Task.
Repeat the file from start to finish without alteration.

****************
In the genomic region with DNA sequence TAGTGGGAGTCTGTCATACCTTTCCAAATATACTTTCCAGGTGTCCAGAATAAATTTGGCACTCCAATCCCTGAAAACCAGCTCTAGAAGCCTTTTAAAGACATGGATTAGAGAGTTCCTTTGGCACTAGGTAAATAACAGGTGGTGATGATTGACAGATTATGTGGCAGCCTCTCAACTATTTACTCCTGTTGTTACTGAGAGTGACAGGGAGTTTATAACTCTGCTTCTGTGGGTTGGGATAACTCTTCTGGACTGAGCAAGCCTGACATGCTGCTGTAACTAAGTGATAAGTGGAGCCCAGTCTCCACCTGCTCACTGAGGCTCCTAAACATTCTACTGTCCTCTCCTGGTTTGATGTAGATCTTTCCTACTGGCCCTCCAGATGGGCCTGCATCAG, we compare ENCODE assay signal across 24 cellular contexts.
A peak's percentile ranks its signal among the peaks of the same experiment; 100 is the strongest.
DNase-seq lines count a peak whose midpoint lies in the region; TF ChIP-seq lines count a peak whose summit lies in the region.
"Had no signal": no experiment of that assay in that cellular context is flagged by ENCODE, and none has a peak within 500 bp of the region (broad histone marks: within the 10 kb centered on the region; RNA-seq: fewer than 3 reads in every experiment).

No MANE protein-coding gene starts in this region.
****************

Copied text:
In the genomic region with DNA sequence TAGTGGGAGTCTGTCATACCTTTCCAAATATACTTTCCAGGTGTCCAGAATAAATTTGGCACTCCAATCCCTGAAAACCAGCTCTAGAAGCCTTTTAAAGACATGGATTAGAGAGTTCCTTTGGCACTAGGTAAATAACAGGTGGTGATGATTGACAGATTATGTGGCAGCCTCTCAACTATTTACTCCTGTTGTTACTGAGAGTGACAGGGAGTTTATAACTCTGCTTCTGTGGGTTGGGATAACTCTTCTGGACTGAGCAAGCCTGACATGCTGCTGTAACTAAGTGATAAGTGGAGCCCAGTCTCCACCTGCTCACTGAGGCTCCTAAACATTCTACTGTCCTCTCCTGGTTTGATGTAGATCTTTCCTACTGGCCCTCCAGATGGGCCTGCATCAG, we compare ENCODE assay signal across 24 cellular contexts.
A peak's percentile ranks its signal among the peaks of the same experiment; 100 is the strongest.
DNase-seq lines count a peak whose midpoint lies in the region; TF ChIP-seq lines count a peak whose summit lies in the region.
"Had no signal": no experiment of that assay in that cellular context is flagged by ENCODE, and none has a peak within 500 bp of the region (broad histone marks: within the 10 kb centered on the region; RNA-seq: fewer than 3 reads in every experiment).

No MANE protein-coding gene starts in this region.